Editor's note: We're huge breakfast fans at Serious Eats, so we're happy to welcome Ashley Muir Bruhn, your new breakfast correspondent. Take it away, Ashley!
No. 7 Sub is known for its creative, unexpected sandwich combinations, and breakfast is no exception. (Even the music playing went ranged from Jimi Hendrix to Cranberries circa-1990 when we visited.) There are four sandwiches on the menu, served from 8:00-10:30 am on weekdays; the selection seems to change often (like their lunch menu), but the broccoli, egg, and cheese sandwich, with smoked Gouda, Thai basil pesto, and a dollop of ketchup, has stuck around since the morning lineup debuted.
It's definitely one of the best: the ketchup and scrambled-egg combo is classic diner fare, but mixed with the faint smokiness of the Gouda, the crunch of roasted broccoli, and a slightly spicy Asian pesto, it becomes something really special.
The first bite of the bacon, grapefruit, and yogurt sandwich was, however, underwhelming. The filling is essentially all bacon—which while good, was very lean and a little tough—with a just few slices of beautiful pink grapefruit (you could have mistook them for salmon sashimi) and some slightly sour, creamy yogurt. Glutton meets granola? I didn't quite understand the balance.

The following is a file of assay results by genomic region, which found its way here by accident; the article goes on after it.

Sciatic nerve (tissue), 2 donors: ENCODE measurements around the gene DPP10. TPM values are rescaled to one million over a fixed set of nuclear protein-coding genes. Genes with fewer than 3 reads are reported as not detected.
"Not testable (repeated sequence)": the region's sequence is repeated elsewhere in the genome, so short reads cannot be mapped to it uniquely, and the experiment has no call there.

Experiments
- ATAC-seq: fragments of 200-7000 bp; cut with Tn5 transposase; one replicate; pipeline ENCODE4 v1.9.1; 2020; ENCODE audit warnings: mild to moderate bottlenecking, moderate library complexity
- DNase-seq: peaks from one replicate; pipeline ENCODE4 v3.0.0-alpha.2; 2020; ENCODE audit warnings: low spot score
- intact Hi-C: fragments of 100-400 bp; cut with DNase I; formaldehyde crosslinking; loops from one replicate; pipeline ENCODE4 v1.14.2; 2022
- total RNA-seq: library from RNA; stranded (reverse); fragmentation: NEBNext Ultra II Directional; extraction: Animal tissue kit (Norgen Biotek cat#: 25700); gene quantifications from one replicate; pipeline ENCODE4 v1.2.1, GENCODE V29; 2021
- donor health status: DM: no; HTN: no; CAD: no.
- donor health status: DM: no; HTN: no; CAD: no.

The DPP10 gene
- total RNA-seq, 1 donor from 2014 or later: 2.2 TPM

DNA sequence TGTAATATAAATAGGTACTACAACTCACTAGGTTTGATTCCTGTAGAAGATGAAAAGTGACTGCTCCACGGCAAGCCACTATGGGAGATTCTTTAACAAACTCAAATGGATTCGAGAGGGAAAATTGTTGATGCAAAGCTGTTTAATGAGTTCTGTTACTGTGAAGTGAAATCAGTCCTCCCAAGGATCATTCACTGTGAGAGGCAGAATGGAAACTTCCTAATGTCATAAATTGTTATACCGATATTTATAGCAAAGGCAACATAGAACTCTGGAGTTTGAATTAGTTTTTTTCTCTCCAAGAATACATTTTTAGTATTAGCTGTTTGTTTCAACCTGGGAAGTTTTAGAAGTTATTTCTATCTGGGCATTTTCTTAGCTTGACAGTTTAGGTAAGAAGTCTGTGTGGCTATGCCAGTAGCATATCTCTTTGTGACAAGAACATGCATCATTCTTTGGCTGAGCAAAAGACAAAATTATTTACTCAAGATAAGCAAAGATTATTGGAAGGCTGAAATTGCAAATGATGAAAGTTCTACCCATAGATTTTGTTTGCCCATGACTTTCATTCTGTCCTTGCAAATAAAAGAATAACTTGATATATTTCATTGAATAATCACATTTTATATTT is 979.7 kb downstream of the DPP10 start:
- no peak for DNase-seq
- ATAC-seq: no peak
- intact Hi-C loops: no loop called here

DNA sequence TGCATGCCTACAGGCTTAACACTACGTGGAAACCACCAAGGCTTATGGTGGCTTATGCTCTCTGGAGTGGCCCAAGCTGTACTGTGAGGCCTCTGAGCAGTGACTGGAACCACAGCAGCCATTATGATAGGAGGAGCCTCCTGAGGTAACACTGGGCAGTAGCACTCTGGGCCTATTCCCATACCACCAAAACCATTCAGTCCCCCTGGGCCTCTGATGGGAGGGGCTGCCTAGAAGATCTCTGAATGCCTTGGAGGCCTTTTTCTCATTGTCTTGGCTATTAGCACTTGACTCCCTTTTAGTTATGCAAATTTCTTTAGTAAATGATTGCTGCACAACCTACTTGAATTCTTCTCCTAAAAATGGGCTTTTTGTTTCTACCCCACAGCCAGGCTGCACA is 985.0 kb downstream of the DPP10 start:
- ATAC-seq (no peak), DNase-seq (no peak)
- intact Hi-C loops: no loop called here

Their Kielbasa is probably the sandwich to get if you want something more traditional—but still very good. This is breakfast, after all. And many palates don't like to stray too far from the basics this early in the morning. Plump Polish sausage, sweet soy, pickled jalapenos, and scrambled egg; it's the closest you will come to a straight breakfast sandwich here. Its relative simplicity, however, revealed that the eggs were cooked perfectly—a little wet; and there was a nice play between sweet and sour notes.
Still, I let out an audible yum when I bit into the General Tso's Soft Boiled Fried Egg. Runny eggs are fried, looking almost like falafel, and then combined with spicy mayo, pickles, and arugula in one delicious, gooey mess. If it were served in steamed dough rather than on one of No. 7's custom-made, toasted rolls, you'd be forgiven for momentarily thinking you'd been slipped a David Chang-style pork bun. The combination was awesome.
No. 7's breakfast sandwiches are smaller than their lunchtime options (half the size, to be exact) but they're also half the price. Nothing is over $5, and the General Tso's rings in at $3.
They don't serve coffee--but fortunately Stumptown is right around the corner.